Is the future of game audio 19.1 speaker systems, or does it lie more in creativity rather than technology? High Score’s Hugh Edwards gives us his view of where we’re going…
Imagine being able to have quite literally any kind of audio you could ever dream of in your game. Is that so unrealistic? If you can hear it, you can record it. If you can imagine it, you can synthesise it. If you have the tools and the expertise, you can manipulate it.
So what’s new for the future of audio in games? Primarily, most forms of audio are relatively linear at their origin, be it music, voiceover or sound design. Many of the newer tools that are available to audio engineers, however – such as FMOD and Wwise – have built on this to the point where audio can now dynamically change within sound-scapes. This shift can’t be underestimated.
Over the last few projects one of our main focuses has been on education, and helping developers and publishers to understand the possibilities that are now available to them, from dynamic music interaction to real-time mixing and even mastering reactive to gameplay.
For example, have you ever reached a point in a game where a character is speaking but the music at that particular point in time drowns out what is being said? No problem, we can show you how to program a side-chain compressor into your code which will dynamically duck the music against the speech, to ensure that no matter where you in the audio spectrum, everything is crystal clear.
To expand on this, we’ve recently started work on an undisclosed game where we have shown the developer how we can record specific vehicles, build their realistic engines and then shape those engines in-game. And we can do this not only for first and third-person views, but dynamically for multiplayer using volume, enveloping, real-time compression and reverb as well as specific filtering to create a truly realistic sound – and conversely, we can show you how to create incredibly unrealistic sounds for those types of games where you really want to stray from reality.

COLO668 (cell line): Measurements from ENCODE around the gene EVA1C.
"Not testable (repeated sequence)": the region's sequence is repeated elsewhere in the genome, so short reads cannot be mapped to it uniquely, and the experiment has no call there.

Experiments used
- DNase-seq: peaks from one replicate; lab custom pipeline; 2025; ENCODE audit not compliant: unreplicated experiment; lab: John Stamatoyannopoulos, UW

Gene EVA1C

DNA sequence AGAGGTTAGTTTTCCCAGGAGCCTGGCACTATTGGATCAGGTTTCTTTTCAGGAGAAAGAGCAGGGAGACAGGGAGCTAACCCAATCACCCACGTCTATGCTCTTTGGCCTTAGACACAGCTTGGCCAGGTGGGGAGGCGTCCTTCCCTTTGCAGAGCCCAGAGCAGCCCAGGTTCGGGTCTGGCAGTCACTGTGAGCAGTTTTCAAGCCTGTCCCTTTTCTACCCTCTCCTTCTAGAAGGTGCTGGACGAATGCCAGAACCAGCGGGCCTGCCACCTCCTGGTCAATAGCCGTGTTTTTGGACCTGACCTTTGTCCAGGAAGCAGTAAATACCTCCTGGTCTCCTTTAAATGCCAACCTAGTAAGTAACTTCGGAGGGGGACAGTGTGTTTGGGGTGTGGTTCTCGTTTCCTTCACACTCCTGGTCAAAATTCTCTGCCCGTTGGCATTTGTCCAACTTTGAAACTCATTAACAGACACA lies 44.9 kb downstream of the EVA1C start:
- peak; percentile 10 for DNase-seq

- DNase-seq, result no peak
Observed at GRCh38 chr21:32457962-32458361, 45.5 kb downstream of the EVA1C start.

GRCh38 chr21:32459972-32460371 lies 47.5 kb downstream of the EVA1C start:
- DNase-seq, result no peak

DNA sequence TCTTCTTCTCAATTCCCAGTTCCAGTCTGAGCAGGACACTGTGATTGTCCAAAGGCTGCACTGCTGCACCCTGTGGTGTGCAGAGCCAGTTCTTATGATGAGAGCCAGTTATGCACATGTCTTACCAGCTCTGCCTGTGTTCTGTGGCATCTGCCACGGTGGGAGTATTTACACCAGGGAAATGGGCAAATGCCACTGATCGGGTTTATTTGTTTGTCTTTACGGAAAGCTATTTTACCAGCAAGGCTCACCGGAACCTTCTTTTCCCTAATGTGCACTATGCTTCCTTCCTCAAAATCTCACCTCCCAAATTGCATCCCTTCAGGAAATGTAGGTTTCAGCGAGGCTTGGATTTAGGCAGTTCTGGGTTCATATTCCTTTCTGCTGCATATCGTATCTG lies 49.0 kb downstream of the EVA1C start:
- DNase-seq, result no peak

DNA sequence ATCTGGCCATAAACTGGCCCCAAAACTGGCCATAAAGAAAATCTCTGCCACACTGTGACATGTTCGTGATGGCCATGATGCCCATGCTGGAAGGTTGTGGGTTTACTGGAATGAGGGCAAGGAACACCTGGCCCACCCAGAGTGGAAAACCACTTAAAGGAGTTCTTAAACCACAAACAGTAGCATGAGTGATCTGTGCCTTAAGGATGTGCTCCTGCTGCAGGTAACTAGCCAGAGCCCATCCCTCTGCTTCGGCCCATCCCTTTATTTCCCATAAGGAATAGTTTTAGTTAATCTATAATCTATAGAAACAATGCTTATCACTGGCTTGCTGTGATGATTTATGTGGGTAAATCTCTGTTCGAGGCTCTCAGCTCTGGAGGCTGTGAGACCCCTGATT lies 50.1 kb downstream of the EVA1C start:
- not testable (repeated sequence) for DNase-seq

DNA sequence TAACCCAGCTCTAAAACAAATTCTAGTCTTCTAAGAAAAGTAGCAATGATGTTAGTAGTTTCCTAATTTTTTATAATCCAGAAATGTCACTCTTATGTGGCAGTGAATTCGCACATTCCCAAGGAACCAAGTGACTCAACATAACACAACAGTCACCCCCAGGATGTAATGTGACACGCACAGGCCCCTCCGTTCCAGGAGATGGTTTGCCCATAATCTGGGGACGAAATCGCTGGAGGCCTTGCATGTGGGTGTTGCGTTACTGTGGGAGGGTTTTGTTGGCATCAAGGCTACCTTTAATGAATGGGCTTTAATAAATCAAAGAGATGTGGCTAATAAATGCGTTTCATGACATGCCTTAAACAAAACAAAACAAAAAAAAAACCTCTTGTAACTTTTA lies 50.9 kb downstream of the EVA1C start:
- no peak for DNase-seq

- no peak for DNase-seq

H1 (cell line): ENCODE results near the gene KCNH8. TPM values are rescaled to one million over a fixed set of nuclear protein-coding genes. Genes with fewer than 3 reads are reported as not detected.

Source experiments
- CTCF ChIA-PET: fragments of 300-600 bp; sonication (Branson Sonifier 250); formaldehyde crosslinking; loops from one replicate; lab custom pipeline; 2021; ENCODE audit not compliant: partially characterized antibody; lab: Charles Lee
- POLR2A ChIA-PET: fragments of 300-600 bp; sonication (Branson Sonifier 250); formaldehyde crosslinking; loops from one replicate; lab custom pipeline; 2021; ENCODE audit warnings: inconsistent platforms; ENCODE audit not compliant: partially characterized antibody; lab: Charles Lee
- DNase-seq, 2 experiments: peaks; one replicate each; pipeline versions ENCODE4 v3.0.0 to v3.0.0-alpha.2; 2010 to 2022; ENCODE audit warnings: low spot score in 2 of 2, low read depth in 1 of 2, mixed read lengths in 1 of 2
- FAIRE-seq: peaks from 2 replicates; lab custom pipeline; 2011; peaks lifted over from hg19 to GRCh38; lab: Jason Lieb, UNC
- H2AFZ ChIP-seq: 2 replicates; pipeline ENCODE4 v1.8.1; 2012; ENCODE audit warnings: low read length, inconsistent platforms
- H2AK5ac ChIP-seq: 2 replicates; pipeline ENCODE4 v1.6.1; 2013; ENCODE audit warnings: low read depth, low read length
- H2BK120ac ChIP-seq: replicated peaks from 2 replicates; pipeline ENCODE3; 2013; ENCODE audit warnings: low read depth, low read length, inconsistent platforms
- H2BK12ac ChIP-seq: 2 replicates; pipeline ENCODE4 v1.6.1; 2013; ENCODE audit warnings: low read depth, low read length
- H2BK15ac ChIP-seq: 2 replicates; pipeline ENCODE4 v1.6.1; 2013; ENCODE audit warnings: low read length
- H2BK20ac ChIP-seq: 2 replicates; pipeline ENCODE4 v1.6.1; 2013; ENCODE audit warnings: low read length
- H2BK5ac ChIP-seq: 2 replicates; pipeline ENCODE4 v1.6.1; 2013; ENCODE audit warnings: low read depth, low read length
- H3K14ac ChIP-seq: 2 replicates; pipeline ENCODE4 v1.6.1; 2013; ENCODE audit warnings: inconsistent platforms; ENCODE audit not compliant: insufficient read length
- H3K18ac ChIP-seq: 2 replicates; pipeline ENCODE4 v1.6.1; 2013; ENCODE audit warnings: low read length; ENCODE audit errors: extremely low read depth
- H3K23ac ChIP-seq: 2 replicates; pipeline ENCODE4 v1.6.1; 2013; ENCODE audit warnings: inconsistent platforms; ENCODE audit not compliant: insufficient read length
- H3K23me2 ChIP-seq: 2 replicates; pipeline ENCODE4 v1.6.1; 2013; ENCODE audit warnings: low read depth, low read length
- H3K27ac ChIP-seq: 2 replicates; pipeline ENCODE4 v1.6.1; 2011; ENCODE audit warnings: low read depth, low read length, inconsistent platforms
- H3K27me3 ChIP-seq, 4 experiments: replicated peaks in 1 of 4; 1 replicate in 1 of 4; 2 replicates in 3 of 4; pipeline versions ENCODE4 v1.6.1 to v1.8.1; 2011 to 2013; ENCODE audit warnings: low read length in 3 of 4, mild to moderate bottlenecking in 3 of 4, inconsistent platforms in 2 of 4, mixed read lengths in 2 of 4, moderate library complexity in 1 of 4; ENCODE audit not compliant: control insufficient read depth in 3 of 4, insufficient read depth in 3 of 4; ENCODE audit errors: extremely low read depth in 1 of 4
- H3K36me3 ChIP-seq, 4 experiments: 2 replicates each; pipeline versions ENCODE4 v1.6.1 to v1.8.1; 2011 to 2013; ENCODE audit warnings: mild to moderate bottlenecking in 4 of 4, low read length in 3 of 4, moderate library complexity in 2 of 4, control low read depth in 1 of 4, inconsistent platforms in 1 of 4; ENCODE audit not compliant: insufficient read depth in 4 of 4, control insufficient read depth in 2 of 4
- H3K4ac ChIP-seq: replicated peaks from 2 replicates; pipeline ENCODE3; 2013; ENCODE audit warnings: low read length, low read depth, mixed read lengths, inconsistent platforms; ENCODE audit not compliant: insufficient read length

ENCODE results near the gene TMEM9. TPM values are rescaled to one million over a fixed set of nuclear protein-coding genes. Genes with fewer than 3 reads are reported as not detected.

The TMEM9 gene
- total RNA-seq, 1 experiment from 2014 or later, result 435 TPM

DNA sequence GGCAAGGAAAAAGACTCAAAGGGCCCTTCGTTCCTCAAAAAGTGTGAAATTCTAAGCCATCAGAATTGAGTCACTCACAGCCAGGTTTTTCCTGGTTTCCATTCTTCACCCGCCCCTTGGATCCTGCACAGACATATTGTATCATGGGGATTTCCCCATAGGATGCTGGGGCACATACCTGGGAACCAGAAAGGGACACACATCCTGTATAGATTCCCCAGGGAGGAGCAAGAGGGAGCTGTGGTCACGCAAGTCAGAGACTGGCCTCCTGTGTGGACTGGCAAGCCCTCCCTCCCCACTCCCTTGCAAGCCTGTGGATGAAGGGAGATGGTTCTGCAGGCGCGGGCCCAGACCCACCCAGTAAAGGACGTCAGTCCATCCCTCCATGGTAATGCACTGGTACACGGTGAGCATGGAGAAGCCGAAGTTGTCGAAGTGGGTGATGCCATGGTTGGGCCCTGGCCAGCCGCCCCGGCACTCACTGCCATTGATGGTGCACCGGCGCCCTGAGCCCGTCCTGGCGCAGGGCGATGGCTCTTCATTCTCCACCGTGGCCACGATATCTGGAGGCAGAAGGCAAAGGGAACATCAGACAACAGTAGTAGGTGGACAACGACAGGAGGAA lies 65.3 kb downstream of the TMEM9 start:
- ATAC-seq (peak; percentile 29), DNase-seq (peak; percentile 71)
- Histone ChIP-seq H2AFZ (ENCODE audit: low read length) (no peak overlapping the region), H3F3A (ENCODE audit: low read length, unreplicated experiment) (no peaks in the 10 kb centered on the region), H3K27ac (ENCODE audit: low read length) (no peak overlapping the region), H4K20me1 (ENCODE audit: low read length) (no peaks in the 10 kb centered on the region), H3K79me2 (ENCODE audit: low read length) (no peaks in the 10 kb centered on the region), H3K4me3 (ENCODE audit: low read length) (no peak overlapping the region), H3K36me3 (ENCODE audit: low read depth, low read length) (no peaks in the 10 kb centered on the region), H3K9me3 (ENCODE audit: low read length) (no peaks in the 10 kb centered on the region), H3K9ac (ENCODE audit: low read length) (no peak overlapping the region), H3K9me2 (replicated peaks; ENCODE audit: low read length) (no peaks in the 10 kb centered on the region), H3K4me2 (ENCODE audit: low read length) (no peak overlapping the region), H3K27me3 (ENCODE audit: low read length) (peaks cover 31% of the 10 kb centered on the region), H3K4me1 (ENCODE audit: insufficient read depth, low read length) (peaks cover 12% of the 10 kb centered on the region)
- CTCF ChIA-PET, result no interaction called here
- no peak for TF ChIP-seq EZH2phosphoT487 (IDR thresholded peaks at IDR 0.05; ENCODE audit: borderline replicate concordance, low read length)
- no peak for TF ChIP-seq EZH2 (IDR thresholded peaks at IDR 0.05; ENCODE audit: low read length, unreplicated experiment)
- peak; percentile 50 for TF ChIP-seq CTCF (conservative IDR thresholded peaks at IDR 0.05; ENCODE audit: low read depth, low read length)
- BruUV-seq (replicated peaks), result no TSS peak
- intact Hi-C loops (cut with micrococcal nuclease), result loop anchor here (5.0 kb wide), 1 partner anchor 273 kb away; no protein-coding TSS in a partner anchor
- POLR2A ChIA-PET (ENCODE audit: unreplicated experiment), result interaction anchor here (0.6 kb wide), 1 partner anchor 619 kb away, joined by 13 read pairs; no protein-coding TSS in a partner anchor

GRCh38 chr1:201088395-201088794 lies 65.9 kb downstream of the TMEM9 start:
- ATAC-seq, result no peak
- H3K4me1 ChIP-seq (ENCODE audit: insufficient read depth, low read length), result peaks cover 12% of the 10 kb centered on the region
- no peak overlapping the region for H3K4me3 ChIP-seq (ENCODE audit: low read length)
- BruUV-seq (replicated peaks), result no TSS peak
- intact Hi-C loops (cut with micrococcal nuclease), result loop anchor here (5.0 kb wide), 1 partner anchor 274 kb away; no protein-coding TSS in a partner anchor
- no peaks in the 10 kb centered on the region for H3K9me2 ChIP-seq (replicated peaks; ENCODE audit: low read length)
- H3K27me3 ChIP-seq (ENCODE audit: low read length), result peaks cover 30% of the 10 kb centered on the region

There are many game developers out there who do not have a whole raft of in-house audio experts to advise them on what can be achieved today and in the future with audio and its implementation; but they do have the imagination. Working together early on in the production process is the key to this success.
Here at High Score, we’ve also developed a completely new and innovative approach to voiceover production, by putting all the stages of our project into a new toolset we’ve had specifically created based on years of experience in voice direction, recording, post-production and QA. We’ve been creating this over the past few voice projects such as Il2 Sturmovik: Birds of Prey, Jambo Safari and some other unannounced games, and the system has incredible benefits, removing the human error in processing and allowing focus on the areas where it’s needed.
Specifically with QA, this tool allows us to provide a genuine advantage over existing methodologies where we can guarantee accuracy with individual voice files and the project as a whole. The tool also works with video as well as audio and as we move more into recording speech directly from mo-cap actors, this is going to be essential.
Another exciting new area of audio that is emerging comes with record companies now being prepared to release stems, or individually recorded tracks, from the original recording sessions. This means we can take these files and create new and exciting mixes, even in real-time. Of course, Rock Band and SingStar initiated this process, but if you understand that we can now break music down to its core component level, it only takes imagination to create some seriously interesting titles that aren’t just based around a catalogue of Beatles hits. Imagine recording your entire orchestra in stems and then allowing the gameplay to build dynamic mixes of your music, changing every time you played.
So what’s new for the future of audio in games? It isn’t with a new discovery. It isn’t with a fourth dimension, or 19.1 surround sound. The future lies in the expertise of truly understanding what and how sound can be manipulated, and then using imagination to achieve whatever our minds can conjure. It’s not magic, but it can be breathtaking.